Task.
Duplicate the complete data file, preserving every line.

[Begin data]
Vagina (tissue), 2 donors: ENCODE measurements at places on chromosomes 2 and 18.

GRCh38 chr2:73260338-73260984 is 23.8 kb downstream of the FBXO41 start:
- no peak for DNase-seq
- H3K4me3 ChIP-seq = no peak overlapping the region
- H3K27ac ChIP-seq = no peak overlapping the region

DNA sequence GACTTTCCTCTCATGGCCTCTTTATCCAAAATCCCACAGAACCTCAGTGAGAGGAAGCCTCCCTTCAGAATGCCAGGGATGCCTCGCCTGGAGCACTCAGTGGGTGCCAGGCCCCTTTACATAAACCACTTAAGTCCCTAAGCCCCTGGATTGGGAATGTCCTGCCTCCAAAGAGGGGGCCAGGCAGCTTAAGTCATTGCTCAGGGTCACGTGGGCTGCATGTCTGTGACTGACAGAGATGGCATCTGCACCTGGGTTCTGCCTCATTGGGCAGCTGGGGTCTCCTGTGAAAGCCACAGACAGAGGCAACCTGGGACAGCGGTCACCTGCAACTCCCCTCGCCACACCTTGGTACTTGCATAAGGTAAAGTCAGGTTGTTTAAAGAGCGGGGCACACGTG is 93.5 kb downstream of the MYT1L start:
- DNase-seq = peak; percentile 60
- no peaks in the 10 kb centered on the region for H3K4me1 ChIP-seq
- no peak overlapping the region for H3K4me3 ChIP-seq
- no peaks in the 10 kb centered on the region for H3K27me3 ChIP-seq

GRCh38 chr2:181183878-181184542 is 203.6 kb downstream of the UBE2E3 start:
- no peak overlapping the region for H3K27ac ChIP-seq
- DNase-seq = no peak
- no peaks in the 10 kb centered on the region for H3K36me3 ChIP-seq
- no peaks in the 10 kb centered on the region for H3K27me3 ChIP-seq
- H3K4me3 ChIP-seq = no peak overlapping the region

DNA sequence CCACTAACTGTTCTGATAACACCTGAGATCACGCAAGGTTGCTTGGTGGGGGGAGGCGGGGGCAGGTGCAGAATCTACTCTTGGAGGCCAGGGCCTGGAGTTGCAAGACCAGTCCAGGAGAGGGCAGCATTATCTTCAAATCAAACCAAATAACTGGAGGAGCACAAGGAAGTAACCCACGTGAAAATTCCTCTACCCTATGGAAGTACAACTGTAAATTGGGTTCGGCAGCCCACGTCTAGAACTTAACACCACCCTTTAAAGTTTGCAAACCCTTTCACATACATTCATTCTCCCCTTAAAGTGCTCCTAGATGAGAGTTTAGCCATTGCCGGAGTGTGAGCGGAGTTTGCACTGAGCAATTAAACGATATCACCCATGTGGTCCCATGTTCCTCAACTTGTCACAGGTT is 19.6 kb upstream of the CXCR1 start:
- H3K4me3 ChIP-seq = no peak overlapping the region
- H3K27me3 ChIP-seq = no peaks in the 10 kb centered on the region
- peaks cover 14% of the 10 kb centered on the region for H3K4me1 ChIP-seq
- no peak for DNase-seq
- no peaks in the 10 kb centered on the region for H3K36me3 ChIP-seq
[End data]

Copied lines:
Vagina (tissue), 2 donors: ENCODE measurements at places on chromosomes 2 and 18.

GRCh38 chr2:73260338-73260984 is 23.8 kb downstream of the FBXO41 start:
- no peak for DNase-seq
- H3K4me3 ChIP-seq = no peak overlapping the region
- H3K27ac ChIP-seq = no peak overlapping the region

DNA sequence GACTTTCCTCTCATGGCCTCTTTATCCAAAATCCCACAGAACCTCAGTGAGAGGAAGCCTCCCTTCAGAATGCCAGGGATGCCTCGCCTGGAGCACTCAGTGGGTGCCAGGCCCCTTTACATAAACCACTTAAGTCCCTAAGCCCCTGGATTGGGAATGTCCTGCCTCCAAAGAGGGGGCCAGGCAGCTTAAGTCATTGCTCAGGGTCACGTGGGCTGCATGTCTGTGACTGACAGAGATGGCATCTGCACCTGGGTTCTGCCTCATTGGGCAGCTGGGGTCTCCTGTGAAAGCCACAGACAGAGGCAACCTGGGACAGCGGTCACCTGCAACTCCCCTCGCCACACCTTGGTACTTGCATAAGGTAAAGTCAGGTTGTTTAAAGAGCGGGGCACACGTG is 93.5 kb downstream of the MYT1L start:
- DNase-seq = peak; percentile 60
- no peaks in the 10 kb centered on the region for H3K4me1 ChIP-seq
- no peak overlapping the region for H3K4me3 ChIP-seq
- no peaks in the 10 kb centered on the region for H3K27me3 ChIP-seq

GRCh38 chr2:181183878-181184542 is 203.6 kb downstream of the UBE2E3 start:
- no peak overlapping the region for H3K27ac ChIP-seq
- DNase-seq = no peak
- no peaks in the 10 kb centered on the region for H3K36me3 ChIP-seq
- no peaks in the 10 kb centered on the region for H3K27me3 ChIP-seq
- H3K4me3 ChIP-seq = no peak overlapping the region

DNA sequence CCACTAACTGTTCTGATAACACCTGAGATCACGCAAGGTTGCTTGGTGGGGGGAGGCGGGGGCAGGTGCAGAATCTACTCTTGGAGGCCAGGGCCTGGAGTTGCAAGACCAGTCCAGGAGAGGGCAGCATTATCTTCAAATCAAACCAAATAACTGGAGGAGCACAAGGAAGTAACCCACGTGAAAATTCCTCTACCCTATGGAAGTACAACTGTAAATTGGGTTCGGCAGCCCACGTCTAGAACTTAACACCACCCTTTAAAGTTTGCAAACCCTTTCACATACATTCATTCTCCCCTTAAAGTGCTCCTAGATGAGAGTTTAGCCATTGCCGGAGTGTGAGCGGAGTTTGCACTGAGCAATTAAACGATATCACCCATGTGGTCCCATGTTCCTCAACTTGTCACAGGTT is 19.6 kb upstream of the CXCR1 start:
- H3K4me3 ChIP-seq = no peak overlapping the region
- H3K27me3 ChIP-seq = no peaks in the 10 kb centered on the region
- peaks cover 14% of the 10 kb centered on the region for H3K4me1 ChIP-seq
- no peak for DNase-seq
- no peaks in the 10 kb centered on the region for H3K36me3 ChIP-seq